The proposed $48.8 million merger of medicinal cannabis firms Cannasouth and Eqalis and subsequent capital raising found favour with the independent adviser gauging the deal’s merits, which give the enlarged company funding for the next 12 months.
NZX-listed Cannasouth is buying Eqalis in an all-share deal, issuing almost 147.9 million shares at a notional price of 33 cents a share, then plans to raise between $7m and $11m selling new shares at 29 cents apiece.
Cannasouth shareholders will vote on the various proposals at a special meeting in Auckland on April 28, and while the board obviously endorsed all the resolutions, independent adviser Simmons Corporate Finance also said the positive aspects of a bigger player with enough funds for the near term “significantly” outweighed the negative aspects of getting diluted down by the new Eqalis shareholders.
“In our view, when the existing shareholders are evaluating the merits of the restructure, they need to carefully consider whether the negative aspects of the restructure, particularly the dilutionary impact, could justify voting against the restructure resolutions with the outcome that the company will remain in its current form as to size and capabilities and will need to raise additional capital in the near term to continue to be able to fund its operations,” the Simmons report said.
The advisory firm said the “merger of equals” will create a vertically integrated business generating revenue from biomass and premium flower production, manufacturing of cannabis-based ingredients and medicines under good manufacturing practice, and will be able to accelerate its research and development.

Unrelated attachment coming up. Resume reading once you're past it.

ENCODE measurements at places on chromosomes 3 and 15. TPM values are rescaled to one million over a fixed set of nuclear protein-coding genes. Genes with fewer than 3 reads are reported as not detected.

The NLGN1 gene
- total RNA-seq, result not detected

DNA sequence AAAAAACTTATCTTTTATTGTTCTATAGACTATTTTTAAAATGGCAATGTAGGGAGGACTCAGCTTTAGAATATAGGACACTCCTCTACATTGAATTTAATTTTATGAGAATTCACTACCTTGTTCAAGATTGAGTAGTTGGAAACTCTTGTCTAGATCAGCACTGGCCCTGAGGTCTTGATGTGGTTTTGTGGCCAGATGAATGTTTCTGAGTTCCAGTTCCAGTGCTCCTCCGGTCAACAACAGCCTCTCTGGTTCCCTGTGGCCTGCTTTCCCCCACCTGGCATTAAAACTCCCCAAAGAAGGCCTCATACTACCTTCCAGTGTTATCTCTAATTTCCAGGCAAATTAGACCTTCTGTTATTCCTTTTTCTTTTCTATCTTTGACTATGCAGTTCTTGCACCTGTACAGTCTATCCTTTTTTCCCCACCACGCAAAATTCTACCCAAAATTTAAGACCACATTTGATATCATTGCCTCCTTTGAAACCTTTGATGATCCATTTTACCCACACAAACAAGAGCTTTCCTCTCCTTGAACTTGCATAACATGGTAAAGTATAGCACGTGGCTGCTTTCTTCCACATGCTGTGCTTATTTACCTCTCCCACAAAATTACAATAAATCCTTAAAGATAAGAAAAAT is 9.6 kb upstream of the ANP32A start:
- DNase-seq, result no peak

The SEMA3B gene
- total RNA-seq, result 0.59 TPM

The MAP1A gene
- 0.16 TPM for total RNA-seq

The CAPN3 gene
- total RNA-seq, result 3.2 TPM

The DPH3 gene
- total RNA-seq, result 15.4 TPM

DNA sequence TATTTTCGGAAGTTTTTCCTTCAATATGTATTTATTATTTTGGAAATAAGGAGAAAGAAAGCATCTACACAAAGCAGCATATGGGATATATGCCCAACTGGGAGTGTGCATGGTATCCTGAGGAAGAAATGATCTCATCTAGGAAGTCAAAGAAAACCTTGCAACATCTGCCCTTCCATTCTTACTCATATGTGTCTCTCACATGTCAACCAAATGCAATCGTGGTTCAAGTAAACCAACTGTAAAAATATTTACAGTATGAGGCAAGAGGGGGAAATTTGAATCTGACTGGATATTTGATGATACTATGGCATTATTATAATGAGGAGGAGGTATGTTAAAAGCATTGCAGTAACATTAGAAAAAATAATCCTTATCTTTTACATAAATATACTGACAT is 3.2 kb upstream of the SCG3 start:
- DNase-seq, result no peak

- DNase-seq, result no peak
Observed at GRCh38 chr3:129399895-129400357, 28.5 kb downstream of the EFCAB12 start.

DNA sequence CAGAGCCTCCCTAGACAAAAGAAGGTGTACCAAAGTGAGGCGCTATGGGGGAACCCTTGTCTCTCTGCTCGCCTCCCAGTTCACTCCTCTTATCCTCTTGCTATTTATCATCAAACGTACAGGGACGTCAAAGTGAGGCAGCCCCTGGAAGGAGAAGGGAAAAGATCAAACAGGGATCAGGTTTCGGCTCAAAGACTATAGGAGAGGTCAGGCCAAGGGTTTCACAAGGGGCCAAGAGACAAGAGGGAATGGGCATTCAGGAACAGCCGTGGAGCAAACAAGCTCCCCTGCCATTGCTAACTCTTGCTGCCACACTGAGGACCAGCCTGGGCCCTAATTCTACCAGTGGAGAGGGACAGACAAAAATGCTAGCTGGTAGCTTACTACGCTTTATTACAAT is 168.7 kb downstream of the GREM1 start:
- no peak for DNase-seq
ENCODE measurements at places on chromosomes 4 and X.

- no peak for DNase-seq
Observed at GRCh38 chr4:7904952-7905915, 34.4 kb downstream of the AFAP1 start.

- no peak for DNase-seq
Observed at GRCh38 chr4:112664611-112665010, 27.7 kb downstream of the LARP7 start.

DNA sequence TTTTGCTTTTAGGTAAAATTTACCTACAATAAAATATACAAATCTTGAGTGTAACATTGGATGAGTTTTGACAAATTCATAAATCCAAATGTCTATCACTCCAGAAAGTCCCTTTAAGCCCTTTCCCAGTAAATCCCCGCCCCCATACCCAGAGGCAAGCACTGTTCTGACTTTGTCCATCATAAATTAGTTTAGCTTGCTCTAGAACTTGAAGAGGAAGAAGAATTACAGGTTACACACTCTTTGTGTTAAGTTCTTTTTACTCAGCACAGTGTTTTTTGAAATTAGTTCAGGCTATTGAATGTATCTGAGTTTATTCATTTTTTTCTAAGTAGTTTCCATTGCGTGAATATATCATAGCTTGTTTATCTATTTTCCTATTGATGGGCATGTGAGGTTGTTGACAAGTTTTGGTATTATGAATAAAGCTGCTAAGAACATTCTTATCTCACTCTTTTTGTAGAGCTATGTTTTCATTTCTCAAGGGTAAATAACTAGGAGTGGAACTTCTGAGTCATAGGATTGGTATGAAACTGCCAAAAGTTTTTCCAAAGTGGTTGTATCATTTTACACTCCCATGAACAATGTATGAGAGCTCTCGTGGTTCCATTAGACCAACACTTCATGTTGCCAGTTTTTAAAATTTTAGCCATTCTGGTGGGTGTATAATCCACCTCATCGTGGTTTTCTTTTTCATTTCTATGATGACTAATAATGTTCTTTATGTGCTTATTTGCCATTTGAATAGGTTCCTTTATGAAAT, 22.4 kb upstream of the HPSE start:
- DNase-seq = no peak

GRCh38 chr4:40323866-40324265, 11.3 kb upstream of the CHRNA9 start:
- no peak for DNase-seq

“In our view, the rationale for the restructure is sound. Cannasouth and Eqalis are complementary businesses and merging the two businesses will create a more resilient entity that has the critical mass to compete more successfully in the medicinal cannabis industry,” the report said.
“Furthermore, the 2023 capital raise will ensure that Cannasouth will be adequately capitalised in the near term.”
The two companies are sitting on about $4m in cash combined, and after the enlarged entity’s raised money, will have between $11m and $15m. The board’s received $3.3m of binding commitments so far, and expects more to emerge in the coming weeks.
“Securing these firm commitments so early in the capital raise and merger process is an excellent outcome for both CBD (Cannasouth) and Eqalis, and confirms the support that investors have for the proposed merger with Eqalis,” said chair Tony Ho, who retains the chair through the deal.
That gives them a runway of about 12 months before they’ll need to raise more money, with Cannasouth’s annual operating and investing cash outflows at almost $5.7m in calendar 2022, while Eqalis burned through almost $5.3m of cash on its operations and investments in the March 2022 year.
Both firms have managed to attract funding in recent years, with Cannasouth raising $24.2m since its 2019 initial public offering and Eqalis tapping investors six times to raise $19.8m since 2019. The capital raising also includes issuing one option for every two shares sold.
Those options carry an exercise price of 29 cents and will be able to be exercised six months after their date of issue and before three years are up, meaning the enlarged entity may raise a further $3.5-$5.5m.